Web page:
Policy Bits ~ 3 Things to Know & Watch This Week
February 8-14, 2016 ~ Karly Malpiede Andrus
Colorado Ranks 46th in Nation for Connecting Families with Food Stamps
- Colorado continues a legacy of trouble getting qualified people SNAP benefits, ranking 46th in the nation with 2013 enrollment 57% to the national average of 75%; this is progress over 2004 when only 36% of eligible residents received food stamp benefits. With nearly one in seven struggling with food insecurity it is not just a moral question, it’s economic because if 100% of eligible individuals and families were enrolled the state would receive $686M more per year in our grocery stores which would boast local jobs and economic activity. While the state oversees the program the counties have latitude in implementing it which can lead to great inconsistencies. http://goo.gl/zTdg8d
- The Colorado Department of Human Services, which administers the program, is “committed to continuous improvement on food assistance measures” but there is no doubt that an increase in political will could go a long way toward improvement.
EPA Smart School Siting Tool: Connections in Land Use & Educational Outcomes
- Developed as part of the EPA’s Smart Growth Implementation Assistance Program, the Smart School Siting Tool contains a User Guide, Assessment & Planning Workbook and a comprehensive Site Comparison Workbook. The goal is to suggest the importance of coordinating and aligning school siting decisions and other community decisions, whereas in many communities, planning and decisions about other community priorities are disconnected. http://goo.gl/kF3LVn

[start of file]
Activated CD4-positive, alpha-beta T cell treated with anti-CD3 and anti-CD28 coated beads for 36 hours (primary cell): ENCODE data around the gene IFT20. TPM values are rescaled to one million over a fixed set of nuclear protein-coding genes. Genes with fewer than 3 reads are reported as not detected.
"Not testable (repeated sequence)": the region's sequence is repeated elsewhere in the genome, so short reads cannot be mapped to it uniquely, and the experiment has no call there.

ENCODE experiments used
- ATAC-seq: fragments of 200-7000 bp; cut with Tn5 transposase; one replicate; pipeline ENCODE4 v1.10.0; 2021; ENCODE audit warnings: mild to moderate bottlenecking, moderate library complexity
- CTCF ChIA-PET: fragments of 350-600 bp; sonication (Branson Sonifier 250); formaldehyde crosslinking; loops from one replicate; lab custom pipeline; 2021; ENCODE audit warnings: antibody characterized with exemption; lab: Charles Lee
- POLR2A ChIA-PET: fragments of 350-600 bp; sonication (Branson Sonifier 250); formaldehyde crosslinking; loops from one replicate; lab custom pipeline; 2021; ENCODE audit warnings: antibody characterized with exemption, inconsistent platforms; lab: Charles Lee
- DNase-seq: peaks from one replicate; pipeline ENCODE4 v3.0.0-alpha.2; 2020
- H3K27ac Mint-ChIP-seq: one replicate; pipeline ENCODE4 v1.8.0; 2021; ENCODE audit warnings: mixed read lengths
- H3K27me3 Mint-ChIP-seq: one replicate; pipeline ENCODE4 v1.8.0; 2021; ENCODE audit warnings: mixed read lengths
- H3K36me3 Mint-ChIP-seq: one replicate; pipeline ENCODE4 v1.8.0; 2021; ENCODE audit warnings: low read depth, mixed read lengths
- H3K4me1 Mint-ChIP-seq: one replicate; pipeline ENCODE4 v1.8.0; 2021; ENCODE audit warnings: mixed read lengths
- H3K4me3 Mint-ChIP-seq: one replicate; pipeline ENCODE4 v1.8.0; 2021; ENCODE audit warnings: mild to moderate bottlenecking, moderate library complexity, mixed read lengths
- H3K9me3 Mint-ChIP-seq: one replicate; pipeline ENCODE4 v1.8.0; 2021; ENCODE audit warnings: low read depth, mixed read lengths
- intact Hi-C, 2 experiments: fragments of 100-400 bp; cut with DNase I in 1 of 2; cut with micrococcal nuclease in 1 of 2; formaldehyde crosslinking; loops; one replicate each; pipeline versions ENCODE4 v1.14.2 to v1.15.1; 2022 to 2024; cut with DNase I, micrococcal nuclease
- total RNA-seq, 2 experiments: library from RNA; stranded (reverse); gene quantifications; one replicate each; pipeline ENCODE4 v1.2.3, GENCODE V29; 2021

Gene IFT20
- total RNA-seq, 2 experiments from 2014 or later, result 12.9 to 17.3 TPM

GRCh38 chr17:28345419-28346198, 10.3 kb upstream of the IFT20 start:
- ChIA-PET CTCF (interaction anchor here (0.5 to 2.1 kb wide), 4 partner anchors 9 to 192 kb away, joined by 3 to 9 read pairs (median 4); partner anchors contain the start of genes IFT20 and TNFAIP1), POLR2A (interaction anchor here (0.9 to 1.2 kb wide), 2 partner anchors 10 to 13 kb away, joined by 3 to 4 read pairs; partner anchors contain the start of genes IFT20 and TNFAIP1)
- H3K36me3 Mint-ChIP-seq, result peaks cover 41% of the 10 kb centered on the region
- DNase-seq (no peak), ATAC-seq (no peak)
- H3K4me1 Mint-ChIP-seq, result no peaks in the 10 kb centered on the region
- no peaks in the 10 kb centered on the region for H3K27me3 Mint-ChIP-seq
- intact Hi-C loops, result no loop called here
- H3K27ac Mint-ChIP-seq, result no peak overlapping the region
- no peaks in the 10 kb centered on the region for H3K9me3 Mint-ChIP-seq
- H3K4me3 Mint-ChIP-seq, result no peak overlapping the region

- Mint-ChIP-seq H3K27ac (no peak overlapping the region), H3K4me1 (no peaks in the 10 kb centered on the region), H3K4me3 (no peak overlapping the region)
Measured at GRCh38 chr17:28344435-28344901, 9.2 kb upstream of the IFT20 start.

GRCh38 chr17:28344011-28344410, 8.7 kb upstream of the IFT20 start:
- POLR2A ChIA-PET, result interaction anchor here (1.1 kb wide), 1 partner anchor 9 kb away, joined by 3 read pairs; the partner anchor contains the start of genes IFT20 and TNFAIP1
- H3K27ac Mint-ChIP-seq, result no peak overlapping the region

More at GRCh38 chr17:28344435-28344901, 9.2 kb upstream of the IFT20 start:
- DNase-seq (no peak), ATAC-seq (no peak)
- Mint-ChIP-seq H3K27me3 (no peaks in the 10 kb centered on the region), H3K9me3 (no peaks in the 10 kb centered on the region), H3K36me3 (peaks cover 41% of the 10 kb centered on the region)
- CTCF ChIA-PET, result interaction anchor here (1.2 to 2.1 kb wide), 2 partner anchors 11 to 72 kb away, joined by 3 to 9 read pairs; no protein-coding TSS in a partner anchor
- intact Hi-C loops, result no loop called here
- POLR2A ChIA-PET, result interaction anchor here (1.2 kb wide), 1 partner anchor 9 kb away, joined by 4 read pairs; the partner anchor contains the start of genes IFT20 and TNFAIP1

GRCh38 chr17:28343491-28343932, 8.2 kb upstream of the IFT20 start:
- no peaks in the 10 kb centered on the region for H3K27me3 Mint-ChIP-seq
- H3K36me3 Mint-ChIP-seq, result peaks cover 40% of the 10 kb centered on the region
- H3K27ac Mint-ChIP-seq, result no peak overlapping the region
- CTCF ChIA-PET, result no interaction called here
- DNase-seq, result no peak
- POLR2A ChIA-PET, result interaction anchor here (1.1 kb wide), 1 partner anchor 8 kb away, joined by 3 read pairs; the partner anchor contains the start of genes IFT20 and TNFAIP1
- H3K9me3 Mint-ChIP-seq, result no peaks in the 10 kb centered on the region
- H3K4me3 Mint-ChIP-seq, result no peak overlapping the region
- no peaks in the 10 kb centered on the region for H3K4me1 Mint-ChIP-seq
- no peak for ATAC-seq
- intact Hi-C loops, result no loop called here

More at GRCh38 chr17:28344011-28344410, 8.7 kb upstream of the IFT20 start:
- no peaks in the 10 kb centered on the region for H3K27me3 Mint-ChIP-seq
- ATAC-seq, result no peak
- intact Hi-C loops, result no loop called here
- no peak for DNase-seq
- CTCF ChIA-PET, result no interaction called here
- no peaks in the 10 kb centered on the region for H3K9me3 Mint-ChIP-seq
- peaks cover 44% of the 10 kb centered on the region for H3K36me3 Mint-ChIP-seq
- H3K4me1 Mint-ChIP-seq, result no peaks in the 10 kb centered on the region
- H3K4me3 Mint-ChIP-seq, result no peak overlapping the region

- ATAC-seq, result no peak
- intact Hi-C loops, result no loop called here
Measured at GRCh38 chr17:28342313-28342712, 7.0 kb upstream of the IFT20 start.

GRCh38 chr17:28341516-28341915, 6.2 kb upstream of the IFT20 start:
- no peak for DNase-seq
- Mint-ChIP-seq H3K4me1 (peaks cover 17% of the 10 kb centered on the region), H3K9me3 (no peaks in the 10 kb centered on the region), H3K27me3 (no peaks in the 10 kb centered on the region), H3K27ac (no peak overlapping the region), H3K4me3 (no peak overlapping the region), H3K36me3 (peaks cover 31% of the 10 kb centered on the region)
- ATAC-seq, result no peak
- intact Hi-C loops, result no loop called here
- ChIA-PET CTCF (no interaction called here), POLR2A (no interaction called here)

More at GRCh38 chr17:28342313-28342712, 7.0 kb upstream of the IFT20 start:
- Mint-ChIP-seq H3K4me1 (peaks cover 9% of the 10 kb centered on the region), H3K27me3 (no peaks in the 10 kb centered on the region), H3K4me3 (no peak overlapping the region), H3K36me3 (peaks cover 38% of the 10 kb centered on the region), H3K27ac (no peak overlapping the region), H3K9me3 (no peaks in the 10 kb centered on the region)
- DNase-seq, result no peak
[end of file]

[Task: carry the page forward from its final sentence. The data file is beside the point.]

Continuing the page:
- In the Denver region we are already engaging in many of these practices but this tool may be helpful to inform our current work as well as help us articulate its resounding importance to the broader community.
How Super Bowl 50 Became Ground Zero For Fight Over Homelessness & Equity
- The cost of hosting the Super Bowl, estimated at $5M for San Francisco, has unleashed anger among residents already resentful of the influx of expensive restaurants, high-end stores and rich, young tech workers who have snapped up apartments in historically low-income neighborhoods. Meanwhile the city’s homeless population, 61% of whom were working when they became homeless, have been moved from view by City police. Many see this as a golden economic opportunity for the city but the irony of building a “super bowl city” to cater to those attending the super bowl who paid thousands for at ticket is a hard pill for working poor residents to swallow. http://goo.gl/idRPYt
- When it comes to money it’s all relative they say but the hard fact is a city needs to be mindful of how they spend precious taxpayer dollars. To be clear, large scale events most definitely can generate huge economic activity but the negotiation of such large scale deals, be them events or infrastructure projects, needs to be done in an equitable, ethical and transparent manner which recognizes the need for city officials to fight for their residents’ best interests. This tale from the field has pointed resonance as Denver has been mentioned as a contender for Super Bowl host city in the future, should we be honored to host the grand game will this be us?